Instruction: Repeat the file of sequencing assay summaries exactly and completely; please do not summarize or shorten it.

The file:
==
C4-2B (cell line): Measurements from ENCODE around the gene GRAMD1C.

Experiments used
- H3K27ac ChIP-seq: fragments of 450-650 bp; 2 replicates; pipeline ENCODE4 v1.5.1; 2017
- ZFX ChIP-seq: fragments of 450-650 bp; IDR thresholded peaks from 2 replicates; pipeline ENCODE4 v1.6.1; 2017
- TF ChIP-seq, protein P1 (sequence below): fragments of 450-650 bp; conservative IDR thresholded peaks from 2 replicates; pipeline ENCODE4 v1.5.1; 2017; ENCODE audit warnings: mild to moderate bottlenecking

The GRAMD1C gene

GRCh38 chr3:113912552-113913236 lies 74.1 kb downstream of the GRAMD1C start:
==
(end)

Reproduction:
C4-2B (cell line): Measurements from ENCODE around the gene GRAMD1C.

Experiments used
- H3K27ac ChIP-seq: fragments of 450-650 bp; 2 replicates; pipeline ENCODE4 v1.5.1; 2017
- ZFX ChIP-seq: fragments of 450-650 bp; IDR thresholded peaks from 2 replicates; pipeline ENCODE4 v1.6.1; 2017
- TF ChIP-seq, protein P1 (sequence below): fragments of 450-650 bp; conservative IDR thresholded peaks from 2 replicates; pipeline ENCODE4 v1.5.1; 2017; ENCODE audit warnings: mild to moderate bottlenecking

The GRAMD1C gene

GRCh38 chr3:113912552-113913236 lies 74.1 kb downstream of the GRAMD1C start: